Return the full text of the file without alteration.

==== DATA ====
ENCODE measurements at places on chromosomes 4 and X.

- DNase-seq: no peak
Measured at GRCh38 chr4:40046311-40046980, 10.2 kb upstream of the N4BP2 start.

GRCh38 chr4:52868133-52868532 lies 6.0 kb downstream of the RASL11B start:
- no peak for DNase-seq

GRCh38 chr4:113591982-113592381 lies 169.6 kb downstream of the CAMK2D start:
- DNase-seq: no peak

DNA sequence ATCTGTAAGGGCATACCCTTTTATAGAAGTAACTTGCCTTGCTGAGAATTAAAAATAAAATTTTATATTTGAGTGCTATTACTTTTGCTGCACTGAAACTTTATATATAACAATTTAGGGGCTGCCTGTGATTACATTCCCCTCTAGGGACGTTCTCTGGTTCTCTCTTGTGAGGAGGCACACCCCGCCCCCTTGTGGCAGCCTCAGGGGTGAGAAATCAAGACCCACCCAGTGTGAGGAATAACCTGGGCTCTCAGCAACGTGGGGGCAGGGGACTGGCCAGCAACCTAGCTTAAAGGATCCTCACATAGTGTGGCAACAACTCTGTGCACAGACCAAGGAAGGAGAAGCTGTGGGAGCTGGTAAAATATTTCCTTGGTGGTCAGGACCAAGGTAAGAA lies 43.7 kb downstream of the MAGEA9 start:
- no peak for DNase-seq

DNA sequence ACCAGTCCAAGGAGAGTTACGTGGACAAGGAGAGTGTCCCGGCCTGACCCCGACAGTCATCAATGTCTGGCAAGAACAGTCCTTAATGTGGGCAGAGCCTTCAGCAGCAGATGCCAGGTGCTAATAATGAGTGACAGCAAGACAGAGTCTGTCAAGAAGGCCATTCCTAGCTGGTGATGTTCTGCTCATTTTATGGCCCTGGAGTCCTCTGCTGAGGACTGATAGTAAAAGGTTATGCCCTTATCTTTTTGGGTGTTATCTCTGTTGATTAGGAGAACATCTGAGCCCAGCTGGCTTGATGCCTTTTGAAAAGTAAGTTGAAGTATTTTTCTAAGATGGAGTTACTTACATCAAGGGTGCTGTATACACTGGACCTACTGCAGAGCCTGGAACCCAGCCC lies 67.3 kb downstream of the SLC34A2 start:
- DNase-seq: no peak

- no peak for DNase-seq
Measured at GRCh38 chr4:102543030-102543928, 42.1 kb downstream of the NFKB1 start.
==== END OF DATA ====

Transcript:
ENCODE measurements at places on chromosomes 4 and X.

- DNase-seq: no peak
Measured at GRCh38 chr4:40046311-40046980, 10.2 kb upstream of the N4BP2 start.

GRCh38 chr4:52868133-52868532 lies 6.0 kb downstream of the RASL11B start:
- no peak for DNase-seq

GRCh38 chr4:113591982-113592381 lies 169.6 kb downstream of the CAMK2D start:
- DNase-seq: no peak

DNA sequence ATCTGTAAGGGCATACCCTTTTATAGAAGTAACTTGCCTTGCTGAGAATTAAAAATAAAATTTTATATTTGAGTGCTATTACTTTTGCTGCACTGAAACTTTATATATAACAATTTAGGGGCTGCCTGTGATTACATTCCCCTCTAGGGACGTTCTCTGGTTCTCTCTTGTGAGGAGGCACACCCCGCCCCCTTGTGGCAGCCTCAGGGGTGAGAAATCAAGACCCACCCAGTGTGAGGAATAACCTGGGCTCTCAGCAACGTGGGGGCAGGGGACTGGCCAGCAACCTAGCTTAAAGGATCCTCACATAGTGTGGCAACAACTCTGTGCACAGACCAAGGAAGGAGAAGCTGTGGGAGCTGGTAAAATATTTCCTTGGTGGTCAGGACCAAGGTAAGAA lies 43.7 kb downstream of the MAGEA9 start:
- no peak for DNase-seq

DNA sequence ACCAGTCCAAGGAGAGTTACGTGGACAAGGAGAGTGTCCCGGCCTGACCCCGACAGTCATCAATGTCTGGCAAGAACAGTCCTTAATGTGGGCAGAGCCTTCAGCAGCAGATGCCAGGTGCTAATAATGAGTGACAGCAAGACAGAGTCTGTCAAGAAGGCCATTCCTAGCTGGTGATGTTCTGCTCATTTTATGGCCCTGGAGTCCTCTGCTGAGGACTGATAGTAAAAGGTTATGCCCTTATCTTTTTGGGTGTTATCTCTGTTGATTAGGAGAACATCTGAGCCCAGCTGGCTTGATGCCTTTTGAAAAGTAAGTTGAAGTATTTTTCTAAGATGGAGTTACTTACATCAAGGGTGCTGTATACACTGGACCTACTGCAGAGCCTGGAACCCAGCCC lies 67.3 kb downstream of the SLC34A2 start:
- DNase-seq: no peak

- no peak for DNase-seq
Measured at GRCh38 chr4:102543030-102543928, 42.1 kb downstream of the NFKB1 start.